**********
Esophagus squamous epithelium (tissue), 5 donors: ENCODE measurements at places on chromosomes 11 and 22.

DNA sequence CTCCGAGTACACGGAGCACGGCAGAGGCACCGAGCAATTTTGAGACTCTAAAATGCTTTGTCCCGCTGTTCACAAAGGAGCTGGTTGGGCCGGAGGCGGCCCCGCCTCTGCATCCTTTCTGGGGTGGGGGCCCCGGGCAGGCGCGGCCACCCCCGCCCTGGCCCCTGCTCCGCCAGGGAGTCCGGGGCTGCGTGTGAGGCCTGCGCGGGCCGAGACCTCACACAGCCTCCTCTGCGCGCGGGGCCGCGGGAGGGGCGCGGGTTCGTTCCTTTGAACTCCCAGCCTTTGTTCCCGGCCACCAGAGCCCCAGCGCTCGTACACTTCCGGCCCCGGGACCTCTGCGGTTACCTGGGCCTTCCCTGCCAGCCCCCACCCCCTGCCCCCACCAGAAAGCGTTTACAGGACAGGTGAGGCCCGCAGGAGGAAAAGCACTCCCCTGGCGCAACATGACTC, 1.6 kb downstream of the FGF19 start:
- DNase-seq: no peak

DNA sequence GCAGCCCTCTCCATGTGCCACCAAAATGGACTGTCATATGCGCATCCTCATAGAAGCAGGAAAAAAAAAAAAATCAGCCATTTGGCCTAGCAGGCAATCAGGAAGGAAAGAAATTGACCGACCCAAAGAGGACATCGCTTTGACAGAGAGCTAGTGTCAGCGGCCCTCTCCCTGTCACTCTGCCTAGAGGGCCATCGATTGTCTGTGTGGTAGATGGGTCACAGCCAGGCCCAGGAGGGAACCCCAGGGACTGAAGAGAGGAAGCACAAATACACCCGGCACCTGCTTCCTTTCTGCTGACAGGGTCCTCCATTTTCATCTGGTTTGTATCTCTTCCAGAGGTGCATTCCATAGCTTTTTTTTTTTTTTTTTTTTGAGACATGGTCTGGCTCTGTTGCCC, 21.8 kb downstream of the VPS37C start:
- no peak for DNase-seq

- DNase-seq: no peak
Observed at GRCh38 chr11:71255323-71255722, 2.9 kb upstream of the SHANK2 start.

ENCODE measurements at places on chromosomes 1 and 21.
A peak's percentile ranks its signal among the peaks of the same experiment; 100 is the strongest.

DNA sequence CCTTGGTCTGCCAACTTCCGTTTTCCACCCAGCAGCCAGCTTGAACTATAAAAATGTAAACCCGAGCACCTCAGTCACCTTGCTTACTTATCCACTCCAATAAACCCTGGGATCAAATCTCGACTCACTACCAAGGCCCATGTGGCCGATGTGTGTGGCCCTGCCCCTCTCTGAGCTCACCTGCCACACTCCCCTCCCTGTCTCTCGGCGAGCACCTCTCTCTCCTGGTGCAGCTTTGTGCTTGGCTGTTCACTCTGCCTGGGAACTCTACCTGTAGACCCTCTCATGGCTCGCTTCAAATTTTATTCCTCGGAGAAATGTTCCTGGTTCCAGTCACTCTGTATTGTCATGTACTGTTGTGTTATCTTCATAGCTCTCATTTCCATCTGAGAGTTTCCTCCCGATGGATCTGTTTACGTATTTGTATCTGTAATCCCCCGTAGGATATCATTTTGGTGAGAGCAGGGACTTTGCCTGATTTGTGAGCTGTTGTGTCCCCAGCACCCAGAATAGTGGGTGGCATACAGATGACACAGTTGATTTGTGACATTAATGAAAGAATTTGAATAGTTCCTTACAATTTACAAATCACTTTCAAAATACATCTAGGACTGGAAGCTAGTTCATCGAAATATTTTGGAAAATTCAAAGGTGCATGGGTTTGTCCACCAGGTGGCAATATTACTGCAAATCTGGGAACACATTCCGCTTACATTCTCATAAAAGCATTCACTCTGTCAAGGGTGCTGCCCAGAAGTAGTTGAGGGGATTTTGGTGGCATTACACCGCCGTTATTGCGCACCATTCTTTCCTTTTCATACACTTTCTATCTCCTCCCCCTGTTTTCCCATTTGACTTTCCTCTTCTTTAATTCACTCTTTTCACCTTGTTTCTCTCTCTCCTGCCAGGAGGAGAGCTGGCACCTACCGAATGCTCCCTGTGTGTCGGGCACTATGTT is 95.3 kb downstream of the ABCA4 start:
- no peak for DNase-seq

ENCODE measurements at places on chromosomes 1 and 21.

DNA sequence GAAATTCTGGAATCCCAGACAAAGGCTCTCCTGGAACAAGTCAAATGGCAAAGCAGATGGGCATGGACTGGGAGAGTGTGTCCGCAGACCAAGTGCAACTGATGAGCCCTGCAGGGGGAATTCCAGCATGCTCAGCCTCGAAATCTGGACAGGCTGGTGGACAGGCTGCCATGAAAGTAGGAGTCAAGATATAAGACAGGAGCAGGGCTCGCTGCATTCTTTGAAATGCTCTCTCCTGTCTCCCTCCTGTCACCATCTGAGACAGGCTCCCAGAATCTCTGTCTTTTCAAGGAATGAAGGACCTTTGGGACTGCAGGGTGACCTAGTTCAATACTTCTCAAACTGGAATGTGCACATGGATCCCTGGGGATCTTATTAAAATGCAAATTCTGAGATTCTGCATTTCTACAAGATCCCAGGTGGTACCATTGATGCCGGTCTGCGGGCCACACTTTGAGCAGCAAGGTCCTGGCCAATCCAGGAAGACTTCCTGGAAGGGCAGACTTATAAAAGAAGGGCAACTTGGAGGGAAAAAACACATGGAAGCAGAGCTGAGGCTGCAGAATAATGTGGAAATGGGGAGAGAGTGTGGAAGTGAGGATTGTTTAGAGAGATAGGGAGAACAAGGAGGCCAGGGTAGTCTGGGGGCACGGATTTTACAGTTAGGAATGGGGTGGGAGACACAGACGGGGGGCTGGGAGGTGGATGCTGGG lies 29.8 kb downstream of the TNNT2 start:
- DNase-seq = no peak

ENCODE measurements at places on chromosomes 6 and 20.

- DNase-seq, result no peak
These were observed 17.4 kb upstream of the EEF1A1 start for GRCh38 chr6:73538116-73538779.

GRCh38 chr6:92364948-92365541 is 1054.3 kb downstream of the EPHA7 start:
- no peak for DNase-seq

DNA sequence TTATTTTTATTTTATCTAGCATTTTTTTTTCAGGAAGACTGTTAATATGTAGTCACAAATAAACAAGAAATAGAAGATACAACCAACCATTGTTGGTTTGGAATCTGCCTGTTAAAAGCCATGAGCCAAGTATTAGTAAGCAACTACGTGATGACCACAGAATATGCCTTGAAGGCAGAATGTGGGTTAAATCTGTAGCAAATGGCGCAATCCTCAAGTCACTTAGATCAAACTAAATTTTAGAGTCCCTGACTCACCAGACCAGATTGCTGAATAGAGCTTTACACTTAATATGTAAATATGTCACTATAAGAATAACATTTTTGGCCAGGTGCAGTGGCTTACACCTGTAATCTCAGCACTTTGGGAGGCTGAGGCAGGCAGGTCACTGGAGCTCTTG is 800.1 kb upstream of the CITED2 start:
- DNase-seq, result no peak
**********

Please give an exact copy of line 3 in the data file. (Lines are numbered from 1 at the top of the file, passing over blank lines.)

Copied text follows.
- DNase-seq: no peak